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Sick animals struggle to problem solve and adapt to changing environments

Even common infections can come with acute or lingering cognitive symptoms; one of the best-known examples is “COVID fog.” In a review published on July 21 in the journal Trends in Ecology & Evolution, cognitive and disease ecologists discuss how infection-associated decline in learning, memory, or decision making can affect how well animals, such as birds and bees, adapt to urbanization or climate change.

“Cognitive impairment could contribute to population declines, particularly for species that rely heavily on learning and memory for foraging or other important functions,” say the authors, including professors Dana Hawley and Kendra Sewall of Virginia Tech and Anne Leonard of the University of Nevada. “Impaired cognitive performance could compromise the ability of some animals to exploit urbanized and other rapidly changing habitats, where problem solving may be particularly important.”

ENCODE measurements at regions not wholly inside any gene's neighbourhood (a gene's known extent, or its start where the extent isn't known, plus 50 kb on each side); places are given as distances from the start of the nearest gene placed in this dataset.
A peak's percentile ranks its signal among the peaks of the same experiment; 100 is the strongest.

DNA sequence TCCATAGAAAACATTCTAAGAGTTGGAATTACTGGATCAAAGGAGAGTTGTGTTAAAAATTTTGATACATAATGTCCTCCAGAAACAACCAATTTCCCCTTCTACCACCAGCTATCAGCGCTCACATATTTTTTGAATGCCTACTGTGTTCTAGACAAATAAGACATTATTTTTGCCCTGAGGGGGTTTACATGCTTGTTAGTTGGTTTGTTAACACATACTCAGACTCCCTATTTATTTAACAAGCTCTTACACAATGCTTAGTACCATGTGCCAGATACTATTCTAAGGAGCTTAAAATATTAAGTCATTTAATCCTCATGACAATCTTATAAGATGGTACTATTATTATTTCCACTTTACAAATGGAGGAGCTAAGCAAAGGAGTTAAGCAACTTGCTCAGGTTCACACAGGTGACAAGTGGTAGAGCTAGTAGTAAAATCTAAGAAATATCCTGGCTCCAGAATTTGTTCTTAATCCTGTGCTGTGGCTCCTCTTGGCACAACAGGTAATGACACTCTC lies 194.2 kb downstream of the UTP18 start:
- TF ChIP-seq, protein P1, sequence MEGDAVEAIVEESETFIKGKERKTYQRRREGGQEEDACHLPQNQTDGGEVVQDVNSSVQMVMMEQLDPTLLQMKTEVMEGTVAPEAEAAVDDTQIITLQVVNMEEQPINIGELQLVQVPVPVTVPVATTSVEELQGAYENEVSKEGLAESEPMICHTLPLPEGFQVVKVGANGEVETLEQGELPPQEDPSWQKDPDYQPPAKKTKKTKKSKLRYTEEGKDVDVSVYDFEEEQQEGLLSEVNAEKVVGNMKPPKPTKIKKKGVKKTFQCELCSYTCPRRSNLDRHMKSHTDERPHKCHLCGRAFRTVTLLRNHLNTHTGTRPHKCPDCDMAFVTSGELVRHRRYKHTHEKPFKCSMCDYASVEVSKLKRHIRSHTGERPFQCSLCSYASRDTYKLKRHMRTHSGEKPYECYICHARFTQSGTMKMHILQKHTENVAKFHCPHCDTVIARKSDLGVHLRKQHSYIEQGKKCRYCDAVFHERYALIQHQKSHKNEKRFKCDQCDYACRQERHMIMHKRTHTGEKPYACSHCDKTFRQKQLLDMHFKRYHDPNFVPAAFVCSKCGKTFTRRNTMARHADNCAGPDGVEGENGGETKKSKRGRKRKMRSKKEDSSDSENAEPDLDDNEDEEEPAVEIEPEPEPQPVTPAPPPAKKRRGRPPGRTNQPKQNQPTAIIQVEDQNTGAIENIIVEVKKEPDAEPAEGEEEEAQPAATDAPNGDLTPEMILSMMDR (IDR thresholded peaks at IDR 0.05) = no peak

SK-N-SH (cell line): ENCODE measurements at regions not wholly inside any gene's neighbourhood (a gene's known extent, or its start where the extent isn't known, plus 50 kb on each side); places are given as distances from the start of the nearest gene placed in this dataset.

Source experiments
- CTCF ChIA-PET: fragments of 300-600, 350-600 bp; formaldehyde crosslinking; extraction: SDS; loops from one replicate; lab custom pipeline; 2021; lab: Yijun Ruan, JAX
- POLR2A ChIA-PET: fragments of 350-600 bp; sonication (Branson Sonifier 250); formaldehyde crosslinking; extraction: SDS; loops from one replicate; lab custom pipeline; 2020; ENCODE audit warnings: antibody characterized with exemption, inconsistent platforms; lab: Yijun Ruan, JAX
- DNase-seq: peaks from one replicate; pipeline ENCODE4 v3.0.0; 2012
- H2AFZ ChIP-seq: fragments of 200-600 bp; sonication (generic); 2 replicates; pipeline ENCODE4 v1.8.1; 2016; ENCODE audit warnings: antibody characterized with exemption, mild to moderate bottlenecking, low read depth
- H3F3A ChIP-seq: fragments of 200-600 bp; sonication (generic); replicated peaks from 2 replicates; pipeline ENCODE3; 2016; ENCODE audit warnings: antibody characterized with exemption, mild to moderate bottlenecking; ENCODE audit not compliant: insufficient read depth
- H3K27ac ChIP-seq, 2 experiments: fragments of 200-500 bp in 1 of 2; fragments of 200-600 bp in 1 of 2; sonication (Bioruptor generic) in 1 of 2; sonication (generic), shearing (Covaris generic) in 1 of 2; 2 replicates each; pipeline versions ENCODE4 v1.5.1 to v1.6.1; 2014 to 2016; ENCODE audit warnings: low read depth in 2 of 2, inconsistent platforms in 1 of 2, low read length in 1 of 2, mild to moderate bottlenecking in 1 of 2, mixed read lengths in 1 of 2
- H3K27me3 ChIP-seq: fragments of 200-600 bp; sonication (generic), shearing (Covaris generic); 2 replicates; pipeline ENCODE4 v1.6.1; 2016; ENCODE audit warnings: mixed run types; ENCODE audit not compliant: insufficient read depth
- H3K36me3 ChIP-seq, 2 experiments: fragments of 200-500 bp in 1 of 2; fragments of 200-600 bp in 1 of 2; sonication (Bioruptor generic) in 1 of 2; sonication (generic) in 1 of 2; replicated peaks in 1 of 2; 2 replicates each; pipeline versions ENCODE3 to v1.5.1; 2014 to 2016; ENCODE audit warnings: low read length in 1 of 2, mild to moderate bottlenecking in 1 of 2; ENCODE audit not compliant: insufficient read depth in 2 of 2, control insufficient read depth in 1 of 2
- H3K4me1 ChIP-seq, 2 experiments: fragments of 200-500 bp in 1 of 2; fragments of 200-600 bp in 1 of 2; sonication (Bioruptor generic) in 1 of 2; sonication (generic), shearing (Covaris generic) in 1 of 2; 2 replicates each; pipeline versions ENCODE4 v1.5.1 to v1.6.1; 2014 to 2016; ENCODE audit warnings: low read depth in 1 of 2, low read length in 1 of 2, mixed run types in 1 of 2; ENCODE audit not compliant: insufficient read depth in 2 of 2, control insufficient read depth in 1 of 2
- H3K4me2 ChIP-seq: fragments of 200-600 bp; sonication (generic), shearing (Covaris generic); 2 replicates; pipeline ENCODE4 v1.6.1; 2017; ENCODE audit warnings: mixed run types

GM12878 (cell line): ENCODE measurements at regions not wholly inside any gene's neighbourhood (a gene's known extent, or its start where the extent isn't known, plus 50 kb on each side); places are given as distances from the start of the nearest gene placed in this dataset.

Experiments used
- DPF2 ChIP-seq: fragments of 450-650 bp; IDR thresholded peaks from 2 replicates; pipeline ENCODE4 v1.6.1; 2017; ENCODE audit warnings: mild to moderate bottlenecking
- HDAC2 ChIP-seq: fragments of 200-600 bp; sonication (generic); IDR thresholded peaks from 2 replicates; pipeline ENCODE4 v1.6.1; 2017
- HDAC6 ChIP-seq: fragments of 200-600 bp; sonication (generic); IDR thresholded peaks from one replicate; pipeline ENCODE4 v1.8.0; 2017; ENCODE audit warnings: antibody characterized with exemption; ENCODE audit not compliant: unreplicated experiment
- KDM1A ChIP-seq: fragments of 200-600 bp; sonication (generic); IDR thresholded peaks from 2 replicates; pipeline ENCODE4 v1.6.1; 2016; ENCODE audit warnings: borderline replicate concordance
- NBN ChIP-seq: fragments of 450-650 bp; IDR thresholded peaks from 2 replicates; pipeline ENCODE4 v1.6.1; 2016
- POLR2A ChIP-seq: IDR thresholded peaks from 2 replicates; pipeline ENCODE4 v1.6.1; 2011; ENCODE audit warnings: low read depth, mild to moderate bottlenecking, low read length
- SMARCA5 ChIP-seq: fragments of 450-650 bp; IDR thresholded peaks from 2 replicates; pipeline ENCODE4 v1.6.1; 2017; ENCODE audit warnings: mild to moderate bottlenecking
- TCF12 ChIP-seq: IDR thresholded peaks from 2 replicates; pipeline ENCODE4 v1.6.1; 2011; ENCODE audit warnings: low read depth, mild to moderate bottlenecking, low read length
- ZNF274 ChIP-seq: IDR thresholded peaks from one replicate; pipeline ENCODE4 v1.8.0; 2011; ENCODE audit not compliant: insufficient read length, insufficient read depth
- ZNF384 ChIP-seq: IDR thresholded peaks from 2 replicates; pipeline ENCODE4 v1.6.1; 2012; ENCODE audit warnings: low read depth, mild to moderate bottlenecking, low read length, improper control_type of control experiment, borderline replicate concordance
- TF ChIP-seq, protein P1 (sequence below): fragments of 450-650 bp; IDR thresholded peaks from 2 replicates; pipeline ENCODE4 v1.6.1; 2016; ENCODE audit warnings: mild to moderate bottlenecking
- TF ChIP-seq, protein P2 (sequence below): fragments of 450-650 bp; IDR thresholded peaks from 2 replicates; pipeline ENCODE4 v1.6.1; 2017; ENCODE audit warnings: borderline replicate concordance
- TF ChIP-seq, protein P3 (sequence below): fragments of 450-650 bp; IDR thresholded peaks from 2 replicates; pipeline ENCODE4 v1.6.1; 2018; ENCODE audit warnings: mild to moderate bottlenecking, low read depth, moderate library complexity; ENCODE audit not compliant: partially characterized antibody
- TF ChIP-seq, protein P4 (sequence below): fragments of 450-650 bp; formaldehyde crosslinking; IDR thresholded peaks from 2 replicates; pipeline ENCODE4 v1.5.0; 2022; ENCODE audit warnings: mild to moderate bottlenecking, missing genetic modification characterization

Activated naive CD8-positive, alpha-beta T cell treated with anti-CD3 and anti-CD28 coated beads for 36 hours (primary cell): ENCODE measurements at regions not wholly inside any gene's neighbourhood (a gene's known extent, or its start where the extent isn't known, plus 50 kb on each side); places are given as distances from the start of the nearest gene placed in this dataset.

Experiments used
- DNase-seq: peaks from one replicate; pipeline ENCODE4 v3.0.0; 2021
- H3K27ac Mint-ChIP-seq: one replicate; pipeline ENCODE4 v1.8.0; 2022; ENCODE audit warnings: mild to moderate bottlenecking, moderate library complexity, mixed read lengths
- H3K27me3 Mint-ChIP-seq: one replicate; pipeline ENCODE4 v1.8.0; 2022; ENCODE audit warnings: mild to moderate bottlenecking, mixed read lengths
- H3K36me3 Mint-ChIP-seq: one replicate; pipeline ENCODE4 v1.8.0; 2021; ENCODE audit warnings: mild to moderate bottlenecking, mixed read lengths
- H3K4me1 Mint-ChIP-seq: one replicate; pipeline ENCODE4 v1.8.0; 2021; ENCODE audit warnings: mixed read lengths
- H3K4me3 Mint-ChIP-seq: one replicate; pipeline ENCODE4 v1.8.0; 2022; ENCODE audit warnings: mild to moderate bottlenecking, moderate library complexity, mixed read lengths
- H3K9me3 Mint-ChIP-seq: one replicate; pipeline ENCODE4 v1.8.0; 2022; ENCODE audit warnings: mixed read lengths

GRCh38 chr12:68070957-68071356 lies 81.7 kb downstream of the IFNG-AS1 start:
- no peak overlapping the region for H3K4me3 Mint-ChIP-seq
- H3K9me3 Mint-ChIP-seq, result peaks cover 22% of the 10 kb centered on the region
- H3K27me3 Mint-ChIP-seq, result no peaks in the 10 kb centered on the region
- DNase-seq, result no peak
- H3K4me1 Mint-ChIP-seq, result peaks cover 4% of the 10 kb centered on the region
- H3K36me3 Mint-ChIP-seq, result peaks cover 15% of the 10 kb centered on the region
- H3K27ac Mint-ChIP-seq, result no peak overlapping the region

The impact of disease on cognitive abilities can vary widely from animal to animal, depending on the animal’s survival strategy and how the pathogen or parasite manifests in the body. For example, social animals such as ants and humans might miss out on learning opportunities because of avoiding high-risk areas or individuals, a behavior termed “landscape of disgust.”

Infections early in life could also make animals more susceptible. For example, young canaries that are infected with Plasmodiumwhen they are learning songs might have a reduced song repertoire and complexity as adults. Impairment might also arise indirectly as a result of malnutrition or from the animal’s own immune response.

“One challenge in all studies of cognitive ecology is the scarcity of comparable data across taxa,” say the authors. “Understanding how infection affects specific cognitive abilities will require research across a wider breadth of hosts and pathogens, targeting analogous aspects of cognition (e.g., spatial learning; problem solving; general versus specialized cognitive abilities), and standardizing experimental paradigms to the extent possible.”